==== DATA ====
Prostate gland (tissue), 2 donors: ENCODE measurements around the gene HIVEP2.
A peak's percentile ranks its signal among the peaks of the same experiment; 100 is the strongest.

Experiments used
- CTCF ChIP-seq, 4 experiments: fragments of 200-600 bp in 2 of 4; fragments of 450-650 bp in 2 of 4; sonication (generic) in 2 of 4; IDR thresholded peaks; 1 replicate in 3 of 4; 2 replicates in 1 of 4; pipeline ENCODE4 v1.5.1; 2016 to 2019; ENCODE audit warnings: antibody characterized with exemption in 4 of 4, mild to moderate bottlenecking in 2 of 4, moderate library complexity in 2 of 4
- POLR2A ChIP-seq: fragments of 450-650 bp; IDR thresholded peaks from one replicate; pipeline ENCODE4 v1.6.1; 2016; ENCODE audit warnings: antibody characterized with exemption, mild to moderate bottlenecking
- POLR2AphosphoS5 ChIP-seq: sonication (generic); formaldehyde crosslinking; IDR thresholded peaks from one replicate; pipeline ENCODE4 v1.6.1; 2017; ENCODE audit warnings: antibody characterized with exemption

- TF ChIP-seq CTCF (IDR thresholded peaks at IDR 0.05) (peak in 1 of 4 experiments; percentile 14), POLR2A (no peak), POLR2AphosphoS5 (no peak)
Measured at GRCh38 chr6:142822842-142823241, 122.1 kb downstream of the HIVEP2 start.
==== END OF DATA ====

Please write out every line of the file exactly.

Prostate gland (tissue), 2 donors: ENCODE measurements around the gene HIVEP2.
A peak's percentile ranks its signal among the peaks of the same experiment; 100 is the strongest.

Experiments used
- CTCF ChIP-seq, 4 experiments: fragments of 200-600 bp in 2 of 4; fragments of 450-650 bp in 2 of 4; sonication (generic) in 2 of 4; IDR thresholded peaks; 1 replicate in 3 of 4; 2 replicates in 1 of 4; pipeline ENCODE4 v1.5.1; 2016 to 2019; ENCODE audit warnings: antibody characterized with exemption in 4 of 4, mild to moderate bottlenecking in 2 of 4, moderate library complexity in 2 of 4
- POLR2A ChIP-seq: fragments of 450-650 bp; IDR thresholded peaks from one replicate; pipeline ENCODE4 v1.6.1; 2016; ENCODE audit warnings: antibody characterized with exemption, mild to moderate bottlenecking
- POLR2AphosphoS5 ChIP-seq: sonication (generic); formaldehyde crosslinking; IDR thresholded peaks from one replicate; pipeline ENCODE4 v1.6.1; 2017; ENCODE audit warnings: antibody characterized with exemption

- TF ChIP-seq CTCF (IDR thresholded peaks at IDR 0.05) (peak in 1 of 4 experiments; percentile 14), POLR2A (no peak), POLR2AphosphoS5 (no peak)
Measured at GRCh38 chr6:142822842-142823241, 122.1 kb downstream of the HIVEP2 start.